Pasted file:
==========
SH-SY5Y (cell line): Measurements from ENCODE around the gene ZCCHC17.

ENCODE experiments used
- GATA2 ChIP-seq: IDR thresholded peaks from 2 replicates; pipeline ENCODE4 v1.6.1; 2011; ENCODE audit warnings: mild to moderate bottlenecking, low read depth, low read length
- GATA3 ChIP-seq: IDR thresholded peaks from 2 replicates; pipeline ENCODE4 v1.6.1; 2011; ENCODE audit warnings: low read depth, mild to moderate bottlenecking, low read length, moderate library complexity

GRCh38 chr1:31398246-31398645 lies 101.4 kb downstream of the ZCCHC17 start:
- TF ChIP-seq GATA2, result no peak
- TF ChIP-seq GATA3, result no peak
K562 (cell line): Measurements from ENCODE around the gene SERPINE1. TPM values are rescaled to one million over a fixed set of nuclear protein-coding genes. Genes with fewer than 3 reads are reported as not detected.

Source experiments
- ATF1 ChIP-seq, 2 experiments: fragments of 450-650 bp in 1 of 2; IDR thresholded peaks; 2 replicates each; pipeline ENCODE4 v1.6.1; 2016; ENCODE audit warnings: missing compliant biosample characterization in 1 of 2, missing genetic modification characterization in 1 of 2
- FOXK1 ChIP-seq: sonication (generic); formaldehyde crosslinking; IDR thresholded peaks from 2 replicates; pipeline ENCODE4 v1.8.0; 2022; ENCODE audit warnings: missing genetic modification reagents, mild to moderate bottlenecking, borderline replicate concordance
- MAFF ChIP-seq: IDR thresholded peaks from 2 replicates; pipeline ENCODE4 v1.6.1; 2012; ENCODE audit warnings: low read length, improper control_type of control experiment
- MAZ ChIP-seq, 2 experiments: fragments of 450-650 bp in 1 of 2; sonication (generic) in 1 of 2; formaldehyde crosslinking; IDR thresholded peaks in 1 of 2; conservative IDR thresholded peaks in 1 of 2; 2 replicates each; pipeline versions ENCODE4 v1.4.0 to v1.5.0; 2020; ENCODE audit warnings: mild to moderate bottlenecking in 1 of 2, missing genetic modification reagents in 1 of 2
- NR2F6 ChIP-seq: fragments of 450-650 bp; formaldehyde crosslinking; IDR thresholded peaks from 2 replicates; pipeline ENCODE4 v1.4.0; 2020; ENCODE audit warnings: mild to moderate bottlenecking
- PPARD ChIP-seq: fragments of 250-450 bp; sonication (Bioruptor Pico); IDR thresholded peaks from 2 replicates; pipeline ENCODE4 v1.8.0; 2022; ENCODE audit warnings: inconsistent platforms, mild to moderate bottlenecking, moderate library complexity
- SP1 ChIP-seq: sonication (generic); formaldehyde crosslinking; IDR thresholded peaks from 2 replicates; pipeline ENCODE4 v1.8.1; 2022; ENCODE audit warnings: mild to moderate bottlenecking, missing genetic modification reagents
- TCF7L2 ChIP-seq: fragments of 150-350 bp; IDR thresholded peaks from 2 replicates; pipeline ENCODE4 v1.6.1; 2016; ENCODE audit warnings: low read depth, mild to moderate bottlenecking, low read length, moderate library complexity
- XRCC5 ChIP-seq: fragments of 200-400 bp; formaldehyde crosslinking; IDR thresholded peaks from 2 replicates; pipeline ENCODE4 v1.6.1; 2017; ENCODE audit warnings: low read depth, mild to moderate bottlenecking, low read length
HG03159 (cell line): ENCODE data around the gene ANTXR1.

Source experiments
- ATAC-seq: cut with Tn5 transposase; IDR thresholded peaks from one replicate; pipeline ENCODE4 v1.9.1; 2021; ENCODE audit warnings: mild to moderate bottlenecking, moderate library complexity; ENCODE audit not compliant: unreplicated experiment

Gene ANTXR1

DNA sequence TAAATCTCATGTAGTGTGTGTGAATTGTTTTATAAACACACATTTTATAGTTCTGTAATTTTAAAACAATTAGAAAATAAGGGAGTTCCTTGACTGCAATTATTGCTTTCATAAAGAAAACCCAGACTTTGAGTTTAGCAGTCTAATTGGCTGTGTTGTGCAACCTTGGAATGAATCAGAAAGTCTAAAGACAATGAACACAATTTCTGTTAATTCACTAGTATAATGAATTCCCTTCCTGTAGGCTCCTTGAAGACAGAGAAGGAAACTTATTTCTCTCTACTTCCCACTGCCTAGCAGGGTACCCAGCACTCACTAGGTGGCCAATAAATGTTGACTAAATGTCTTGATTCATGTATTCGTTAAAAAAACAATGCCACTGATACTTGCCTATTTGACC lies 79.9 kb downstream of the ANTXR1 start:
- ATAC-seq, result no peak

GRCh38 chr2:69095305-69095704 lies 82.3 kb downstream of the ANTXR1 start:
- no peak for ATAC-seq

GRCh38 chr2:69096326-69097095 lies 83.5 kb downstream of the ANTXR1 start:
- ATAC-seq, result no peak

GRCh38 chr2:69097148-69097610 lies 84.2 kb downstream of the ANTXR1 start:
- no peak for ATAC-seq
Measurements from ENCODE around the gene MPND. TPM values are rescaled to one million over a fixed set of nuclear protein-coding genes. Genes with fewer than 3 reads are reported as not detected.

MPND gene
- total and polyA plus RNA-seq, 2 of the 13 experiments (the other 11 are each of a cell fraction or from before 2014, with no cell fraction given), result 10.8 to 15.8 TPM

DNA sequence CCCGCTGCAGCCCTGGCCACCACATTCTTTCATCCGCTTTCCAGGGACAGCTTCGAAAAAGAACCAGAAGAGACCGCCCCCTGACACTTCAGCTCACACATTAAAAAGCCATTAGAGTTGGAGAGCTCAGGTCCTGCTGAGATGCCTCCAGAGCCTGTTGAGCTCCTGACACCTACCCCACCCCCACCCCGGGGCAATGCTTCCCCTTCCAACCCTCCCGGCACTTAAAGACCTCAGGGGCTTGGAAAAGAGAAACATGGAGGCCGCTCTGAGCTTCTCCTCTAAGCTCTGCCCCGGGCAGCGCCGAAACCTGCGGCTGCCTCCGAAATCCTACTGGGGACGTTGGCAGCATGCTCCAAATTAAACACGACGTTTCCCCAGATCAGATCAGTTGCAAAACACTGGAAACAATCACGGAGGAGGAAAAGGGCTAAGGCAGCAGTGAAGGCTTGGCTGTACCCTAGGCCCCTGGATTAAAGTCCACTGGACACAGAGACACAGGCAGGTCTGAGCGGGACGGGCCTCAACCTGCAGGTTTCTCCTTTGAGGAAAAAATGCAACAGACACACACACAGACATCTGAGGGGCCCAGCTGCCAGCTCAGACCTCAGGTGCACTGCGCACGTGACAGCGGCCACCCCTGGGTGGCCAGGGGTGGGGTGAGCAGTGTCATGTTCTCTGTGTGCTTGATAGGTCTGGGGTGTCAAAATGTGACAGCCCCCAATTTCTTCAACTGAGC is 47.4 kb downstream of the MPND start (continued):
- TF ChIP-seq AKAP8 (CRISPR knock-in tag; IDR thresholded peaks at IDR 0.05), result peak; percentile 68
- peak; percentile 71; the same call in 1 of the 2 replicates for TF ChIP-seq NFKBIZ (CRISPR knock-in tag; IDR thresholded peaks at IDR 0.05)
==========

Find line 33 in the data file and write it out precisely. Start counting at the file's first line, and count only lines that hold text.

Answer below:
- total and polyA plus RNA-seq, 2 of the 13 experiments (the other 11 are each of a cell fraction or from before 2014, with no cell fraction given), result 10.8 to 15.8 TPM